Tiny Yet Terrific – Tarsiers Need Our Help!
Tarsiers are, without a doubt, some of the cutest creatures that Mother Nature was kind enough to send our way. Arguably the world’s smallest primate, a tarsier is no bigger than a tennis ball. With big amber eyes that can melt your heart, it’s no surprise that they’re the number one tourist attraction in the province of Bohol in the Philippines.
Famous for the “Chocolate Hills,” beautiful white sand beaches, and colorful local culture—Bohol is a must-see destination in the Philippines. It’s also arguably home to more ukuleles per capita than anywhere else in the world, perhaps even Hawaii! While everybody you meet will no doubt be smiling, there is one particular resident who is no doubt frowning.
Once widespread throughout Asia, the tarsier is now on the list of the world’s top 25 most endangered primates. Rather than help to alleviate the plight of their local icon, a large number of people on the island run roadside petting zoos at which tourists can have their photos taken with a tarsier. You may see a tin can put out for donations, but don’t be fooled—these operations are not contributing to a conservation effort for these primates.
Tarsiers are nocturnal, which means that rather than pose with tourists making peace signs, these little creatures would sleep all day and hunt for insects at night. “Tarsiers in cages are weak and sickly. They move slow and will never survive long in cages,” says Joannie Cabillo, the program manager of Philippine Tarsier Foundation, Inc. (PTFI). “This is because tarsiers are territorial, and once territory is established, they die to keep it.” Both staff and tourists regularly prod the primates to be awake for photos, and no effort has been made to replicate their natural environment.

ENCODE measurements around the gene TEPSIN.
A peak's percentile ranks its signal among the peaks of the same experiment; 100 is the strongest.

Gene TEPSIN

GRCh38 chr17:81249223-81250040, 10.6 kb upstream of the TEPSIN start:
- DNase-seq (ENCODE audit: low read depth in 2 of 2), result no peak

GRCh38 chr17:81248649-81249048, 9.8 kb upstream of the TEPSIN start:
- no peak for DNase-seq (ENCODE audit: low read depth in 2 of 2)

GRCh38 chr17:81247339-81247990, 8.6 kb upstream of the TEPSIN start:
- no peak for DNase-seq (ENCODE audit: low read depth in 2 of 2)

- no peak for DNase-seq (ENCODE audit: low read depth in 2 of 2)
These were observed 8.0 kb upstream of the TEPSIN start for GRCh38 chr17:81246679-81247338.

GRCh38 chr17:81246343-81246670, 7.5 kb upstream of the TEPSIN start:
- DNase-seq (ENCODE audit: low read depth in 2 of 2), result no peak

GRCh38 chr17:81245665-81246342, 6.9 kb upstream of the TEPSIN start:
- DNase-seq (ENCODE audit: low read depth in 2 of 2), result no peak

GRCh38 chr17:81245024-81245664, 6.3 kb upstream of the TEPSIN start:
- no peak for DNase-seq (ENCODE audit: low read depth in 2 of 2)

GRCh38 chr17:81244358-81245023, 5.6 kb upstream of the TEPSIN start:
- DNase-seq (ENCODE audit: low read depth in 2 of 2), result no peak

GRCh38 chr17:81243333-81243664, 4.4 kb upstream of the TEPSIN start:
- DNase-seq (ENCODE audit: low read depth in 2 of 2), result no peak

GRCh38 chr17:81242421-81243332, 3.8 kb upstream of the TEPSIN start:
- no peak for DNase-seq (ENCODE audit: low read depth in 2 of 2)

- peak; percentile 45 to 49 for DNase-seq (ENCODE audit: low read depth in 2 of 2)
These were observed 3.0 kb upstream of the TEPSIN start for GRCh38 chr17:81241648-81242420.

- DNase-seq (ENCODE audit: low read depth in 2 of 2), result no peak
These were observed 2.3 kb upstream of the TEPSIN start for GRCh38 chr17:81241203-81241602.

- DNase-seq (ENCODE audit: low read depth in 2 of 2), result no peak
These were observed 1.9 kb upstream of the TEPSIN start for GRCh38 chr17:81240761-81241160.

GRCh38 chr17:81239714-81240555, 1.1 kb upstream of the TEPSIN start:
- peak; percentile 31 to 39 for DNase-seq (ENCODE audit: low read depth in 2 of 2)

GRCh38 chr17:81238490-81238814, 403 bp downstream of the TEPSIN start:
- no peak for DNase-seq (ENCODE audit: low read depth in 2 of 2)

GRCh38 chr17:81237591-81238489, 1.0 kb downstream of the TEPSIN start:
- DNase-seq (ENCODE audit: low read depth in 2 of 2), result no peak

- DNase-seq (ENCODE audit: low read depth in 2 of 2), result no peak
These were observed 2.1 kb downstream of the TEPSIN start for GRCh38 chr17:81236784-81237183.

This is damaging to their well-being. Also, tarsiers are one of the few species capable of committing suicide. “Mr. Carlito Pizarras, our tarsier expert, says they do hold their breath or bang their heads in cages,” says Joannie.
Pizarras is a world-renowned expert on tarsiers. Dubbed “The Tarsier Man,” he has been featured in National Geographic and Reader’s Digest magazines. He is happy to show visitors around the Philippine Tarsier Sanctuary of Corella and to arrange hikes for people to see these curious creatures in the wild surrounding the sanctuary.
Zoos, on the other hand, can’t provide a life for animals that is in any way similar to what their lives would have been like in the wild. The Manila Zoo has received a lot of attention in recent weeks because of the abhorrent conditions in which its animals are kept. Although this zoo is a particularly gruesome case, zoos are never what they claim to be. Some are bold enough to boast of their conservation practices. Even the largest of zoo enclosures cannot compare to the vastness of an animal’s natural habitat. Signs on most zoo enclosures provide little more information than an animal’s species, diet, and natural range. The only thing that zoos teach people is that it is acceptable to control every aspect of an animal’s life.
Pledge to go zoo-free today! Take a few moments to sign the pledge and help animals who are held captive in these outdated and barbaric institutions.
Posted by Robert Fry